Aquinas Institute of Theology

FAITH AND FACEBOOK: EVANGELIZING A RURAL PARISH COMMUNITY IN SOUTHEAST MISSOURI

Author
DOMINIC OKON IBOK D.Min.
Abstract
In Southeast Missouri, where Catholics are a minority, the challenge of diminishing participation and reduced membership requires an intentional engagement of the inactive members and the unaffiliated within the community. Unfortunately, many members of the laity do not have the awareness or skills to evangelize. In a rural community, the challenges seem more significant due to limited personnel and resources. This thesis project aims to equip the laity with the skills and tools to evangelize inactive Catholics and the unaffiliated. It will involve growing in prayer, study, generosity, evangelization, and the discernment of their charisms. With the benefit of social media engagement like Facebook live stream, an opportunity to engage and evangelize is available for our rural parish community. The resources from experienced lay evangelists in evangelization and social media engagement will provide a template that can enhance the development of a program on evangelization for my rural parish community. To test the effectiveness of these resources, seventeen participants engaged in a nine-week program to learn how prayer, study, generosity, evangelization, the discernment of their charisms, and teamwork can prepare them for evangelization. This thesis engaged the inactive Catholics and the unaffiliated in rural Southeast Missouri by using Facebook live stream as an evangelization tool. The focus of this project is thus reminding active Catholics of their responsibility to evangelize and how utilizing a familiar social media portal like Facebook can enhance the process even in a rural community.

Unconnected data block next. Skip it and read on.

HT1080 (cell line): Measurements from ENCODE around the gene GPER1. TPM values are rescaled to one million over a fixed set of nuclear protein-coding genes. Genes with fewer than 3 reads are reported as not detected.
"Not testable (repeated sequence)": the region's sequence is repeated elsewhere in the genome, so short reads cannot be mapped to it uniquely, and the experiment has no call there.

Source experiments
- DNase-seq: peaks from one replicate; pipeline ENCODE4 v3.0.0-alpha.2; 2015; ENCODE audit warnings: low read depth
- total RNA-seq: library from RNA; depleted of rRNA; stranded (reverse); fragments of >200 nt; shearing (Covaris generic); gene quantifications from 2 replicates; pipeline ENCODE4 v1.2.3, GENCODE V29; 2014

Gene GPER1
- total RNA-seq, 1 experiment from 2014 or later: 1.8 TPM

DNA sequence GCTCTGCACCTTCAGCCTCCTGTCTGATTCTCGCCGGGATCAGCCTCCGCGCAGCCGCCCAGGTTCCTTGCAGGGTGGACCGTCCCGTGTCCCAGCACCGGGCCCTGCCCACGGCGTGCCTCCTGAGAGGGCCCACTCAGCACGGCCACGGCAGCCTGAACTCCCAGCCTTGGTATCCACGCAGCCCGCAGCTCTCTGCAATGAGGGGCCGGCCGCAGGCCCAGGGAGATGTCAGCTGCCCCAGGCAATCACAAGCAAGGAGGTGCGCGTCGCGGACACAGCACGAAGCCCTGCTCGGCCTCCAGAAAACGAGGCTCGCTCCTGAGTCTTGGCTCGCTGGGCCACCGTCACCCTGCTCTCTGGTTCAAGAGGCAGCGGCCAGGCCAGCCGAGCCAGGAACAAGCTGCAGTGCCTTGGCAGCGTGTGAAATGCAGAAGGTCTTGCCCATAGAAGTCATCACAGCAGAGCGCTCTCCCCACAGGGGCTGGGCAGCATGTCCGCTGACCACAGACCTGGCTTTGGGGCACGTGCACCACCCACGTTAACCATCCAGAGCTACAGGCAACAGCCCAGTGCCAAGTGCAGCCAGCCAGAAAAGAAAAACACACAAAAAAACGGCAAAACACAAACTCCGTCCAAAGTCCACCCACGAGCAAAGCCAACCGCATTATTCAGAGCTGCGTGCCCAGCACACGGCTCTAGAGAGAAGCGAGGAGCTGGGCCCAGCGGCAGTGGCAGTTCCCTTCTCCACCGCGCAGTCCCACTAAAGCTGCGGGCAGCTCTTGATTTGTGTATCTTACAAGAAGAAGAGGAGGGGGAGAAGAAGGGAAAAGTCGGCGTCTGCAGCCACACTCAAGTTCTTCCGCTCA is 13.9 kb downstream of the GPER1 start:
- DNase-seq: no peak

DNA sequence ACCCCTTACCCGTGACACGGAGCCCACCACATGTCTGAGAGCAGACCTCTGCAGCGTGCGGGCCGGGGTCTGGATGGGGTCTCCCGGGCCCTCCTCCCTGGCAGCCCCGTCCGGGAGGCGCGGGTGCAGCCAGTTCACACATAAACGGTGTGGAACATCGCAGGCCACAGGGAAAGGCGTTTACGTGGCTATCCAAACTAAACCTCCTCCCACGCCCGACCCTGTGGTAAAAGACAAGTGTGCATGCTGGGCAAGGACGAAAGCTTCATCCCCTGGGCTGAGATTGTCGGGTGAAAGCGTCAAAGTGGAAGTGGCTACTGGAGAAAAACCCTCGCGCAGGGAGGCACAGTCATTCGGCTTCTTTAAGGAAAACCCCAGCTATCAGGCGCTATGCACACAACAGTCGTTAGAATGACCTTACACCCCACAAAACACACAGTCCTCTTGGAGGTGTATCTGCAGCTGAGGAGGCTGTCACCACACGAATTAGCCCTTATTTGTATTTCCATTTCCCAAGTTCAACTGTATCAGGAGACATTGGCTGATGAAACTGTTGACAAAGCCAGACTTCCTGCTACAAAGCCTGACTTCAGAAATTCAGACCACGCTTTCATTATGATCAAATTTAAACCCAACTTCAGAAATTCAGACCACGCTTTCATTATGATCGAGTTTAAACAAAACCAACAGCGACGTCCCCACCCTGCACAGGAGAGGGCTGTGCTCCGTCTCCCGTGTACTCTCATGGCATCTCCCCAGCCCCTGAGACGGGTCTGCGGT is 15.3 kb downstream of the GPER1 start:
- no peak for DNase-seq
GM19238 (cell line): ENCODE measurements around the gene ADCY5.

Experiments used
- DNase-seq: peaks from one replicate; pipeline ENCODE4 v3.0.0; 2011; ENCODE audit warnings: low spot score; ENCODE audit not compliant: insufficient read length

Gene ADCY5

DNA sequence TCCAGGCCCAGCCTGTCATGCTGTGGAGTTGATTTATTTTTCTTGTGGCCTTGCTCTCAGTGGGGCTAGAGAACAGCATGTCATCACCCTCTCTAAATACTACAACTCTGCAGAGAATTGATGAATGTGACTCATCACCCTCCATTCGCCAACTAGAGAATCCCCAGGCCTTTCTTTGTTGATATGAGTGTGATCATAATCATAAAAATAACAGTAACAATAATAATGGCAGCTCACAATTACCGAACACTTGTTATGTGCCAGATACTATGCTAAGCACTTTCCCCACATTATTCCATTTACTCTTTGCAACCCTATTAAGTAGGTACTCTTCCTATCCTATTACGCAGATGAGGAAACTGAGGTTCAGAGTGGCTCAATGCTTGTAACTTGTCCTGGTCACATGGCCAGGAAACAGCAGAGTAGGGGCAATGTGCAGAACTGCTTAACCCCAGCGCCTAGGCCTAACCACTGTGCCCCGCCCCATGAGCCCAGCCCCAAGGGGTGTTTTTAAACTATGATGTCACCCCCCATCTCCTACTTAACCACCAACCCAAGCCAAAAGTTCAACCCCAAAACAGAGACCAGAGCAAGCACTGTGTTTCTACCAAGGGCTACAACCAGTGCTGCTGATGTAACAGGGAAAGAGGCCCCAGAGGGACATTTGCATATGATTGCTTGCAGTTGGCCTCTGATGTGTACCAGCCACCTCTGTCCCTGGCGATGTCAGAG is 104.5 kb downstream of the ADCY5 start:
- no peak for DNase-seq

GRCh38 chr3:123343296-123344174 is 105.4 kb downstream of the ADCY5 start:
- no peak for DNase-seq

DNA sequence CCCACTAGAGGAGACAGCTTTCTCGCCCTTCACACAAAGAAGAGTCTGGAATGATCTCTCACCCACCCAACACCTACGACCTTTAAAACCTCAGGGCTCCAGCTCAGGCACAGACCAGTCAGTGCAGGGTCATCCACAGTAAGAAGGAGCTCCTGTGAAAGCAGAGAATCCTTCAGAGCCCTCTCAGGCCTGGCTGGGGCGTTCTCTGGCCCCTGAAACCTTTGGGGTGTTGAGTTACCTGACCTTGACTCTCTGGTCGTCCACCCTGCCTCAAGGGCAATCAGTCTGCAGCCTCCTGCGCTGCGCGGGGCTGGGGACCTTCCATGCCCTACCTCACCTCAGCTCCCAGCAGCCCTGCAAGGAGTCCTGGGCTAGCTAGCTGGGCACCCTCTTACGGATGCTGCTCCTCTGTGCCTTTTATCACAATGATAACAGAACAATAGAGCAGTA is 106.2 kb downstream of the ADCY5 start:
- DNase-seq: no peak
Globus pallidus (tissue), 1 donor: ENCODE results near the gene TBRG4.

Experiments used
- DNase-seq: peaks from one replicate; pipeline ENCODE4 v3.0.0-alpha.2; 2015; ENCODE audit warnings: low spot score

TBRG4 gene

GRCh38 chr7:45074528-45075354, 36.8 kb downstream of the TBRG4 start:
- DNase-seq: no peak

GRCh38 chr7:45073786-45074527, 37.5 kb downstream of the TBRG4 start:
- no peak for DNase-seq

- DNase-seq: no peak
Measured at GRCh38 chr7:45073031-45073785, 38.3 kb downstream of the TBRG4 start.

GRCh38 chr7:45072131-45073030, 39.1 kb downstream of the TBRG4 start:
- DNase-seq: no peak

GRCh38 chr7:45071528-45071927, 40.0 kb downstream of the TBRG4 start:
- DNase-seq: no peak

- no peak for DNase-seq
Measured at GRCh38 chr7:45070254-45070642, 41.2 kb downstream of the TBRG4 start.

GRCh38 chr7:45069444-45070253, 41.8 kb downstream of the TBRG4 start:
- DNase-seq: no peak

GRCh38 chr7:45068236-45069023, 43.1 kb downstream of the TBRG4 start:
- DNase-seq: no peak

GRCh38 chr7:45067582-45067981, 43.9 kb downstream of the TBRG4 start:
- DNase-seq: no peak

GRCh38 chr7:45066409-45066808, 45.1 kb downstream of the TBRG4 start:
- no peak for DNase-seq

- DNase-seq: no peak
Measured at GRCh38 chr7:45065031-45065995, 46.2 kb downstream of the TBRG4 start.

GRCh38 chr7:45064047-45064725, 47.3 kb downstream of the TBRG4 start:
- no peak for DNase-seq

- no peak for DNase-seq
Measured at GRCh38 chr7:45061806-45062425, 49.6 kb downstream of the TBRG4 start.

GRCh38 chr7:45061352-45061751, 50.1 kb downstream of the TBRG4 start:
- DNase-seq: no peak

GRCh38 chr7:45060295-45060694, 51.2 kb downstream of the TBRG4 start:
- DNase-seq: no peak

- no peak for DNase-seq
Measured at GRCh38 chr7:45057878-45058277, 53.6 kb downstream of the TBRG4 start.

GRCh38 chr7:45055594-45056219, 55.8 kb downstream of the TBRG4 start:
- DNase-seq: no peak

FORMING NIGERIAN VINCENTIAN PRIESTS TO PREACH IN MULTICULTURAL SETTINGS

Author
Linus Aniekan Umoren C.M. D.Min.
Abstract
Before the Second Vatican Council, it was commonplace to think that the new churches in Africa, Asia, and Latin America were pastoral communities. However, following the missiological breakthrough of the Second Vatican Council, the Church of Christ, which is by nature missionary, is fully present in all legitimate local assemblies united with their pastors. Today, Africa, Asia, and Latin America have the largest Christian communities and produce an increasing number of missionaries. Nevertheless, the contemporary global migration and the resulting multicultural societies challenge the priestly formation of these new missionaries.
To confront this contemporary challenge, the Congregation of the mission (The Vincentians), Province of Nigeria realizes the need to develop a formation curriculum that emphasizes the overall human development of the candidates for the priesthood and ensuring that preaching and mission in multicultural settings is a priority.
Therefore, this study undertakes an examination of the current formation curriculum concerning how it promotes the self-awareness of the missionaries and their ability to understand cultural differences. It examines postcolonial theories regarding the self-awareness of priests. Furthermore, it studies narrative preaching to the extent that it benefits multicultural preaching.
Moreover, the research establishes that adequate preparation for multicultural preaching needs a reframing of the Vincentian formation. This process will ultimately link the human formation of the priests to the missiological purpose of preaching in multicultural settings.
Consequently, this study recommends rethinking the formation program and the formation faculty. It provides a framework and practical suggestions for an extended and improved curriculum in forming the Nigerian Vincentian priests.

THEOLOGICAL REFLECTION: A PREACHING PREPARATION TOOL FOR DEACON FORMATION IN THE ARCHDIOCESE OF SEATTLE

Author
William W. Eckert D.Min.
Abstract
THEOLOGICAL REFLECTION:
A PREACHING PREPARATION TOOL FOR DEACON FORMATION
IN THE ARCHDIOCESE OF SEATTLE